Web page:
- Oral presentation
- Open Access
The importance of helplines in National Plans
Orphanet Journal of Rare Diseasesvolume 9, Article number: O12 (2014)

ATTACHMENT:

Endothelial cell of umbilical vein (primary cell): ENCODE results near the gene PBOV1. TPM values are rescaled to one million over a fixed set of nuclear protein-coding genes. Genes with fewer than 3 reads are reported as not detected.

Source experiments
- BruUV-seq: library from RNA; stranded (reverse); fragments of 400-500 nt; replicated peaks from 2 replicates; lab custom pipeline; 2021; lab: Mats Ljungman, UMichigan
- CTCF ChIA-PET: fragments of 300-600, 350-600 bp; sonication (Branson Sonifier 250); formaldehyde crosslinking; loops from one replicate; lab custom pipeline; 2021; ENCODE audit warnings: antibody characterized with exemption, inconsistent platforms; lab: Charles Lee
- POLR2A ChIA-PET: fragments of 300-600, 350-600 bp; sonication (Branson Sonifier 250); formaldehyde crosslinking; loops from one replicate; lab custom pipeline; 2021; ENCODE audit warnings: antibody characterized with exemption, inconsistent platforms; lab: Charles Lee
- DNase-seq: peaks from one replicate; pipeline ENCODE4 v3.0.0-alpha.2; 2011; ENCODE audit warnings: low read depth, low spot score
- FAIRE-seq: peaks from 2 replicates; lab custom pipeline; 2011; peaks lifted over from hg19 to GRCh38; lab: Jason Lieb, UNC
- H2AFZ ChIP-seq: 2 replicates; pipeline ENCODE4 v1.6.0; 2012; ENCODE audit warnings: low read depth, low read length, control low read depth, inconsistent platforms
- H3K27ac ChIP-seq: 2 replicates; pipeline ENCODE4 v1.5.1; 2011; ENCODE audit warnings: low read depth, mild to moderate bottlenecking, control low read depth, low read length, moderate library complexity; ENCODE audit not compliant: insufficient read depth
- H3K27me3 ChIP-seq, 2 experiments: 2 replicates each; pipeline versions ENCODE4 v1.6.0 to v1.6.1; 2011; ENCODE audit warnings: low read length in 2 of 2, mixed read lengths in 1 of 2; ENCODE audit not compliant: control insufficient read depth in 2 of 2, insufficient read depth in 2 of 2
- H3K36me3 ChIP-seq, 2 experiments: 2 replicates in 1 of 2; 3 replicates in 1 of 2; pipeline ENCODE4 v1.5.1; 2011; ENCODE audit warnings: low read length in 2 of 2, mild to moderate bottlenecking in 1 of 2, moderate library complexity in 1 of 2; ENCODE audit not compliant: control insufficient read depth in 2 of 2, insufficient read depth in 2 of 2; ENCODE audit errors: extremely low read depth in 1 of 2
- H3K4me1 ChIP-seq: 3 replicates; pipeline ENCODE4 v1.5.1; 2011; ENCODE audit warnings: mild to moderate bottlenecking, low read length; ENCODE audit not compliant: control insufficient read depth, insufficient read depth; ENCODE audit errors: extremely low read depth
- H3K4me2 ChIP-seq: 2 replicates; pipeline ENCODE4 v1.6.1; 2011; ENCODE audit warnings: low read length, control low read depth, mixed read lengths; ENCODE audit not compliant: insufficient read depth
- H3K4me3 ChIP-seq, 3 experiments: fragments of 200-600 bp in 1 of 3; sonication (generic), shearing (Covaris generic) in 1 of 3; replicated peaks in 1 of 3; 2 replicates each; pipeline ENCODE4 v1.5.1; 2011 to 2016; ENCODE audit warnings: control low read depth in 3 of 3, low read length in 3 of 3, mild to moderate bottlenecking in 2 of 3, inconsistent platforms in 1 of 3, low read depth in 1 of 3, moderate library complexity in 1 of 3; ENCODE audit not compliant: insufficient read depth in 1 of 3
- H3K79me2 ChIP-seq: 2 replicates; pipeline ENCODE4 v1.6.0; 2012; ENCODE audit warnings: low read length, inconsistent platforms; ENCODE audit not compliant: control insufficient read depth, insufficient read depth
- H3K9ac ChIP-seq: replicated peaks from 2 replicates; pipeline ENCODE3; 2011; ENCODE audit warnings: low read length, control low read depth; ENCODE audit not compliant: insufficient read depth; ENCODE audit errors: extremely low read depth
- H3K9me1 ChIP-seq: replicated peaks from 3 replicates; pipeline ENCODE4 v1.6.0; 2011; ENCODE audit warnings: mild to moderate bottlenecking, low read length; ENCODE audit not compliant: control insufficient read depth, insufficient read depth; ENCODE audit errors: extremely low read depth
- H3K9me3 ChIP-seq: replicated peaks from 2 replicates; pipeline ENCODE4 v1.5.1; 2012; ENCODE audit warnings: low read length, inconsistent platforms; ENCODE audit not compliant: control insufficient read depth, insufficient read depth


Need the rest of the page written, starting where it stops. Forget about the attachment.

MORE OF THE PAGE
In the last years, the Internet has attracted a considerable attention as a means to provide health-related information. Rare diseases patients have been described as active internet users, accessing the web both for searching activities and for communication purposes . Despite the great opportunities offered both by health 1.0 and health 2.0 applications, some concerns arise as well, particularly regarding the following aspects: the accuracy and reliability of the information provided, a reported increase in feelings of anxiety and protection of personal information. Furthermore, the use of the internet in the health domain is linked to inequalities issues. E-health literacy  has been reported to be lower in patients and caregivers experiencing a high disease burden, as the one caused by many rare conditions. The analysis of the activities of 11 help-lines, operating in 7 European countries and part of the European Network of Rare Diseases Help-lines, outlines that the phone still represents a valuable source of information provision and support . Although communication through e-mail can be easier to follow and more comfortable for the user when discussing sensitive issues, the phone conversation provides an immediate feedback and has a higher potential on reducing distress. The combined use of different tools, according to users’ needs and preferences, can reduce potential inequalities in access to appropriate information and support. The existence of help-lines providing information on rare diseases has been identified as one of the core-indicators for the evaluation of National Plans/strategies. The added value of setting up such services relies on different aspects. First, access. Whilst nearly seven out of ten EU households have an Internet connection (68%), 98% have a phone access, either through a fixed line or a mobile . Furthermore, the divide between European countries is narrower considering phone access with respect to internet access. Second, whilst most of the health-related web contents are available in English, help-lines deliver information and support in local languages, reaching a potential higher number of persons. Phone lines have the possibility to adapt immediately to the knowledge and education level of the users for a more efficient communication. Finally, the public health value of help-lines should be underlined. They can produce visible results in the short term with limited costs and represent excellent observation tools through which the Health Authorities can receive, both from patients and from professionals, an immediate feedback on the functioning of the rare diseases policies put in place.
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